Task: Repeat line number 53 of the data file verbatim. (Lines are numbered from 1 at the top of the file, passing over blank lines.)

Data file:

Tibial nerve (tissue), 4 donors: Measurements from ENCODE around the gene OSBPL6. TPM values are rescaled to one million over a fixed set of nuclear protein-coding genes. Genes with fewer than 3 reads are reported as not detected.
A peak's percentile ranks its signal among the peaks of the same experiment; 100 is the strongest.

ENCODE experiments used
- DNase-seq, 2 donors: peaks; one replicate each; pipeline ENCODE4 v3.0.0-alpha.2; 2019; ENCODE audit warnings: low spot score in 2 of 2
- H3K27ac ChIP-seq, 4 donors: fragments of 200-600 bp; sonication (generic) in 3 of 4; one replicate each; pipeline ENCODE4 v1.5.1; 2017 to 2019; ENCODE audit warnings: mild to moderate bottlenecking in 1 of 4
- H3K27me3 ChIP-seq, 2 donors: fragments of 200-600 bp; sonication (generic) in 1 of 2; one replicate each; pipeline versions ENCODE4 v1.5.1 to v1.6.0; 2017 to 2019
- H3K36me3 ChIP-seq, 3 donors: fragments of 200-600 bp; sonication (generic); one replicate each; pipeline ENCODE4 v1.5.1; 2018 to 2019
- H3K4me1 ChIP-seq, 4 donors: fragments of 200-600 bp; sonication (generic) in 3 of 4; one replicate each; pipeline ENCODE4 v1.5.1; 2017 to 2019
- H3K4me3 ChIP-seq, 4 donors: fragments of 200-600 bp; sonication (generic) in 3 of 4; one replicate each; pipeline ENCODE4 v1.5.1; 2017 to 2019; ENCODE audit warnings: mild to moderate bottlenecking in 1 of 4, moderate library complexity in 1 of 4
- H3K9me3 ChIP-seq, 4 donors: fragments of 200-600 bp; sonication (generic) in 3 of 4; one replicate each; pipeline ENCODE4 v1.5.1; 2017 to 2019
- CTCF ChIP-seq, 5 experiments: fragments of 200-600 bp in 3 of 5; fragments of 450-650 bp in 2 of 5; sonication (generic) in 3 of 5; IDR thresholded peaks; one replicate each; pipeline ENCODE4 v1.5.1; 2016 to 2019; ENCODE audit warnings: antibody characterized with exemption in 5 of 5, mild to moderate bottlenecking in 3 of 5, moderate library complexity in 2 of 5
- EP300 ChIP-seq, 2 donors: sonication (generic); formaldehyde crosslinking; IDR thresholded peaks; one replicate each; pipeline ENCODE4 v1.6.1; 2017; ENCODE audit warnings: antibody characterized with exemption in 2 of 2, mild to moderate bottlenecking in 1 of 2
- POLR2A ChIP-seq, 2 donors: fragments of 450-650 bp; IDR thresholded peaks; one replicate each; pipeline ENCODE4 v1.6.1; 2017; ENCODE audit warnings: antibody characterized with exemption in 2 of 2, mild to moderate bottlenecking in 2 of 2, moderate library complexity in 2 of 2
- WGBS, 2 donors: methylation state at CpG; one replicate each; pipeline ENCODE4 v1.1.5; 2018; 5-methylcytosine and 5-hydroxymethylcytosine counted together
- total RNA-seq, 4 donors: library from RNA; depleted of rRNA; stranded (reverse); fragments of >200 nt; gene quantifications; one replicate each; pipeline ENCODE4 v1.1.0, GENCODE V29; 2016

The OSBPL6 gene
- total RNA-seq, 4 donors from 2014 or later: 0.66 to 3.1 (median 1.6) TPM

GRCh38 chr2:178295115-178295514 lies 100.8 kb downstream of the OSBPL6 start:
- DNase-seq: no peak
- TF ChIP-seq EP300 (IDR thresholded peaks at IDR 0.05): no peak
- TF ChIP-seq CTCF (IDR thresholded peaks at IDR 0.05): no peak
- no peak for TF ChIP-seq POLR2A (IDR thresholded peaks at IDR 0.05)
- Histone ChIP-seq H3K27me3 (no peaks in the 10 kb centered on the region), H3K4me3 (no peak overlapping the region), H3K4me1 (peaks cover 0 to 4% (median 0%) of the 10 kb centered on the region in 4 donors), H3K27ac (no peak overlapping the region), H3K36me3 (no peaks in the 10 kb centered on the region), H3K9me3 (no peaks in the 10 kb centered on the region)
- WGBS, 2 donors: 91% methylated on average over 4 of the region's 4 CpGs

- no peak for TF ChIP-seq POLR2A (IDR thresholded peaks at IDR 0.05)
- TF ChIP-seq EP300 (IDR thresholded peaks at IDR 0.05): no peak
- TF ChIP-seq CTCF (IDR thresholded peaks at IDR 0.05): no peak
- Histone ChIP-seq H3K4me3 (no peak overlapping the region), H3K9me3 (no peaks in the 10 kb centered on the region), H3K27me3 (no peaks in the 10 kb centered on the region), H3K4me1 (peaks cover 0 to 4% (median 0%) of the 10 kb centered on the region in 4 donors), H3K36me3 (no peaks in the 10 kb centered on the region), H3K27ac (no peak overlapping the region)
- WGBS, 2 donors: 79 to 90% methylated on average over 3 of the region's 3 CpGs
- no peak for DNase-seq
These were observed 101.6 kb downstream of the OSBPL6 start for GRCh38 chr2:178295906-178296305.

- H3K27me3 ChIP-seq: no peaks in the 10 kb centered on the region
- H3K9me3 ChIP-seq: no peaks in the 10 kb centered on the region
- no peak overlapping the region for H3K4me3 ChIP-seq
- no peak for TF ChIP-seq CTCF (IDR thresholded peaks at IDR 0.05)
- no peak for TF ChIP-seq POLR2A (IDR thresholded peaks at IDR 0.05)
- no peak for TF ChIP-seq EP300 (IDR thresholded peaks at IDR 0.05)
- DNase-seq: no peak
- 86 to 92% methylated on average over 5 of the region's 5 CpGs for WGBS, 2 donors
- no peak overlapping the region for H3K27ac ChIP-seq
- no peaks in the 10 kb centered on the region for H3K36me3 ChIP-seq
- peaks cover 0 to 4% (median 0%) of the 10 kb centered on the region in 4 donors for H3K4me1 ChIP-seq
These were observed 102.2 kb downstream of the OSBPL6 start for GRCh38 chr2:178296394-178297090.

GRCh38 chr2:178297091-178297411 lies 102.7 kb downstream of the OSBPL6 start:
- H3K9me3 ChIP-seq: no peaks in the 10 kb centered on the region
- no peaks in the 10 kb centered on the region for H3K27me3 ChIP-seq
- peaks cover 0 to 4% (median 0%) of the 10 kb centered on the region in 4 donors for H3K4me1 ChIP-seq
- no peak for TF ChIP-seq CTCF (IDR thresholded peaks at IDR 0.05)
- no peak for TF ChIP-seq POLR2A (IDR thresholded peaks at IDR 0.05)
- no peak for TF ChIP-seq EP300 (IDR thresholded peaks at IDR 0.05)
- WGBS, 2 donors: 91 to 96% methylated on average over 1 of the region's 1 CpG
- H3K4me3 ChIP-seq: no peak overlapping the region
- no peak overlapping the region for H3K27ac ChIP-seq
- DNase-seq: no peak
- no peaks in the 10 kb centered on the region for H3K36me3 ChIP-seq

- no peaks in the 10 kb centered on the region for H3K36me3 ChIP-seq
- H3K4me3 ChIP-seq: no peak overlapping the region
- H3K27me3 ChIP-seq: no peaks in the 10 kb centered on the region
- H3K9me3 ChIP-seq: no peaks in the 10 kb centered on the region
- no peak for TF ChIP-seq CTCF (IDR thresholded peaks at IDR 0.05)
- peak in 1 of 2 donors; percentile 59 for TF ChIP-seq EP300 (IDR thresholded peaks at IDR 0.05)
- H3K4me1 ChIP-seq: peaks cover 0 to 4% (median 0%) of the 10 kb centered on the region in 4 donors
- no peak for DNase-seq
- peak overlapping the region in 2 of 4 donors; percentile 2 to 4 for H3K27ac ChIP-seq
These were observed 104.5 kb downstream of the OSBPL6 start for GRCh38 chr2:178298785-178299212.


- no peak overlapping the region for H3K27ac ChIP-seq